Clarke was less familiar with Hiromi, a Berklee-trained protégé of Ahmad Jamal and Chick Corea who made her recording debut only six years ago. Since then, she has shaken up the piano jazz scene with a riveting style that ranges from the traditional to the avant garde. “I checked her out, and I realized that she was really, really talented,” says Clarke. “To be so young, and yet have so much knowledge – about melody, about harmony, about rhythm – is very rare. It’s very unusual for a piano player under the age of thirty to have that kind of maturity. That’s what’s cool about her.”

To date, Hiromi has committed much of her compositional and performance energies toward pushing the music to the outside, but she welcomed the opportunity to do something a little more traditional. “I’ve always loved straightahead jazz,” she says. “I’d just never done it in my own projects. So I was very happy to be able to do it finally. And to do it with these two musicians was more than I could have hoped for. I didn’t feel any walls. They were very welcoming. They were very open to what I had to offer.”

The set opens with “Paradigm Shift,” an introspective piece written by Clarke following the historic election of Barack Obama, which took place on the day Clarke returned from a long series of international tour dates. “I’d been getting the whole European and Asian perspective,” he says. “There was a lot of energy for Obama over there. There are a lot of reasons why he got elected. It wasn’t just a matter of being the new black guy on the scene…It’s a complete shift in the way people interact with candidates and with government. I was watching all that unfold, and I just kept saying, ‘Wow.’”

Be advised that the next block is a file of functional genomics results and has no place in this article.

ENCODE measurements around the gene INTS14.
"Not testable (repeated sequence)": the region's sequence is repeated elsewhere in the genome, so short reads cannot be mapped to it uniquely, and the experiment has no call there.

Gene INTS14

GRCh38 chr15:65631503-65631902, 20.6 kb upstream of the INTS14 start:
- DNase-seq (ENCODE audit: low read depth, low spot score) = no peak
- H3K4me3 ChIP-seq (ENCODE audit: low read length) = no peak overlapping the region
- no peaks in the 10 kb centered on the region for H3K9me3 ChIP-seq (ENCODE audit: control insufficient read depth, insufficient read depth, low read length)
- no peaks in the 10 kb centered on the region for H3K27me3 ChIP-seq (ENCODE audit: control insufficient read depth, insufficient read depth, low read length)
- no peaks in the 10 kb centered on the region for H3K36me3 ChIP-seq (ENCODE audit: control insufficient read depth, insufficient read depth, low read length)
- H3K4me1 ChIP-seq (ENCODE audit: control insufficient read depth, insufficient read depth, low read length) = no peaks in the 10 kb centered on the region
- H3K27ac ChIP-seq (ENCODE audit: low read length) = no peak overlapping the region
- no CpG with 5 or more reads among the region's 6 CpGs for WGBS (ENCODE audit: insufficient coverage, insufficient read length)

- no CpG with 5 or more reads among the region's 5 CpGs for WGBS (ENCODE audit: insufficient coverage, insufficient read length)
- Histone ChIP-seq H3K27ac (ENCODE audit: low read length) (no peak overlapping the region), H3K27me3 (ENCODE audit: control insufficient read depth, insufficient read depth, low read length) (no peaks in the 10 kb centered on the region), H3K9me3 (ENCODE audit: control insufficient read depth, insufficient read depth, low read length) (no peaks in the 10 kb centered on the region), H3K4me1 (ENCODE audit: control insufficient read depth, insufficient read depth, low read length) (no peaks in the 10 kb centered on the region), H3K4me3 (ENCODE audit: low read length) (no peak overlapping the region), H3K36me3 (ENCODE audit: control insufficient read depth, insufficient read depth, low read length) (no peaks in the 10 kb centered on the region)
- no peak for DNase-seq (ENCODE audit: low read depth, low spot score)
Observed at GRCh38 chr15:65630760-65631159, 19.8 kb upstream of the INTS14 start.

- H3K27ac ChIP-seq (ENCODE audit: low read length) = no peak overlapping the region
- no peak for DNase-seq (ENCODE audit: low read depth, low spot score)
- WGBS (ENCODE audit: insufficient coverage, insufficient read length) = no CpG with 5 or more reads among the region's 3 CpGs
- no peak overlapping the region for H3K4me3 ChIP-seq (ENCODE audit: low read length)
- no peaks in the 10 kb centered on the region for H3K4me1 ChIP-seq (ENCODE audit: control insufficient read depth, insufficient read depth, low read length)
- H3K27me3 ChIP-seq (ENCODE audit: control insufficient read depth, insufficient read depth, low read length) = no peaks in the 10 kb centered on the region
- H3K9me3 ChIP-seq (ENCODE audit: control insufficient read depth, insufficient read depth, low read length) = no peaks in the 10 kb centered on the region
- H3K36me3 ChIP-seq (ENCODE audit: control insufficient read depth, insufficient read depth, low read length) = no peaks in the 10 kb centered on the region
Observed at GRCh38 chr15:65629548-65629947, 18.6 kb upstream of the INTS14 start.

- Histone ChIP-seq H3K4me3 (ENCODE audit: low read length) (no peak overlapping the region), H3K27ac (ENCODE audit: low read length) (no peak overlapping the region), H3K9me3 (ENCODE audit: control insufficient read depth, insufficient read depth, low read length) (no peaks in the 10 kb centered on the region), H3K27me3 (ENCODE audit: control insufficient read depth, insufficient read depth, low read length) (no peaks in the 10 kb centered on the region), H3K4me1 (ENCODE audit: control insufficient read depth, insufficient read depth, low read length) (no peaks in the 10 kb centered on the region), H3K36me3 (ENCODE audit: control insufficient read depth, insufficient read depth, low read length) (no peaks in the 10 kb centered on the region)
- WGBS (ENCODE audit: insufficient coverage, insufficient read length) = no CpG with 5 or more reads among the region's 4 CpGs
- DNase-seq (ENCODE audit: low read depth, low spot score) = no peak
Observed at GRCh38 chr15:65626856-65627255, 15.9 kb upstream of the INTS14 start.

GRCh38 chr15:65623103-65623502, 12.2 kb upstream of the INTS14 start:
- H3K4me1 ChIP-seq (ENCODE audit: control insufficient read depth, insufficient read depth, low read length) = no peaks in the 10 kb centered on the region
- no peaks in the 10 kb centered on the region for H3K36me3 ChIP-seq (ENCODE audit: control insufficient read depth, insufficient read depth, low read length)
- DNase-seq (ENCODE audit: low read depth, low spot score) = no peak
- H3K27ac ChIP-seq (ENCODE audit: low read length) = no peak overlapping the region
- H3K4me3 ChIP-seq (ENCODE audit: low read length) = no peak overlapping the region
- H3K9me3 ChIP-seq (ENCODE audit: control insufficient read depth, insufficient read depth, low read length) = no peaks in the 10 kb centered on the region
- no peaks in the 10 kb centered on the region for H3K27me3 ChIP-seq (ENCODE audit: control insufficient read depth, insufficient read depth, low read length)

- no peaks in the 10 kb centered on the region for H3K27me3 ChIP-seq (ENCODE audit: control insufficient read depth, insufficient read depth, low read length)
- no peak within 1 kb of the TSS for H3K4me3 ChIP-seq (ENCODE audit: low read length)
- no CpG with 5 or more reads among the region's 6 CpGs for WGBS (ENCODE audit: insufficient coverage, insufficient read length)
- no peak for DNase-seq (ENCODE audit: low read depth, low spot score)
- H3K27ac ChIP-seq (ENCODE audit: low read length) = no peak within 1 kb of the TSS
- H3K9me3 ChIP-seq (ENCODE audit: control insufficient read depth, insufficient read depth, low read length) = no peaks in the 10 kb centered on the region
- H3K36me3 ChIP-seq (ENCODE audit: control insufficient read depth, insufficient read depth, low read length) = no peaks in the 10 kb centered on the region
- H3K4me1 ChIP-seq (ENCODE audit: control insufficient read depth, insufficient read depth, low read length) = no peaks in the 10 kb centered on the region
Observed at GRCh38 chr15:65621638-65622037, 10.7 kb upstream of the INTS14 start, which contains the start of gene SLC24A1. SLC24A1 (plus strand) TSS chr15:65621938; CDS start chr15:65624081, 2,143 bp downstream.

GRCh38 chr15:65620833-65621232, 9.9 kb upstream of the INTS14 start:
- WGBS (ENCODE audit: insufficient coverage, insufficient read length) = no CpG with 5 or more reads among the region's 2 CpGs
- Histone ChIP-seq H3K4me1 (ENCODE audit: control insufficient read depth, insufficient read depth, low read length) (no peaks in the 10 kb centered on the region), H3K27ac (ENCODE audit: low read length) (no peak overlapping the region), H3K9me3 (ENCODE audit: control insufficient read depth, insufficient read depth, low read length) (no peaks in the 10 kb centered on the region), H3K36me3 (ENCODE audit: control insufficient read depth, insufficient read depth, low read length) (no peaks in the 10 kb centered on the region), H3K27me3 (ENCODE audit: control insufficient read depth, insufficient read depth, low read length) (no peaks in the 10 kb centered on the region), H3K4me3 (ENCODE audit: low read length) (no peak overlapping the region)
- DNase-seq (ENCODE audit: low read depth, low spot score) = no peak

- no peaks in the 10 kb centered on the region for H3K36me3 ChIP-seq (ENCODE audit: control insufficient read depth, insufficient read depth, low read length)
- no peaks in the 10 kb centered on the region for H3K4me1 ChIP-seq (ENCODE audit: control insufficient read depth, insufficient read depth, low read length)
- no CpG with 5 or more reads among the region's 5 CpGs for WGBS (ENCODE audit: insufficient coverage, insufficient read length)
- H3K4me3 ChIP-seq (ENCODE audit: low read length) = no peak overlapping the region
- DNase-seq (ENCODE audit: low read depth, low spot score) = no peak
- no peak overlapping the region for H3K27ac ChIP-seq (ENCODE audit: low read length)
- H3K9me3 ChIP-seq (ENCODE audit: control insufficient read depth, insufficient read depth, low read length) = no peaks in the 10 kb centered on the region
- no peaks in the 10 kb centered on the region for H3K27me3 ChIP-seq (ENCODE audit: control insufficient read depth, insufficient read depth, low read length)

Cinematic and sweeping, “Sicilian Blue” is a stirring piece written by Hiromi, inspired by her visit to the Mediterranean island in 2008. Per Hiromi’s suggestion, Clarke plays the opening portion with a bow – a difficult technique, he admits, but one with a satisfying payoff. “The place has such a special atmosphere, with all of its old landscapes,” says Hiromi. “It’s hard to explain in words how I write music, but it almost always involves some kind of image in my mind. All of my songs are visual in one way or another.”

“Take the Coltrane” is a sly sounding duet between Clarke and White. “When I hear that tune, what I hear is brotherhood – the brotherhood that has developed over the years between Lenny and me. There are little musical subtleties that can only happen between the two of us…I really get a kick out of playing with Lenny. He’s probably my favorite drummer to play with.”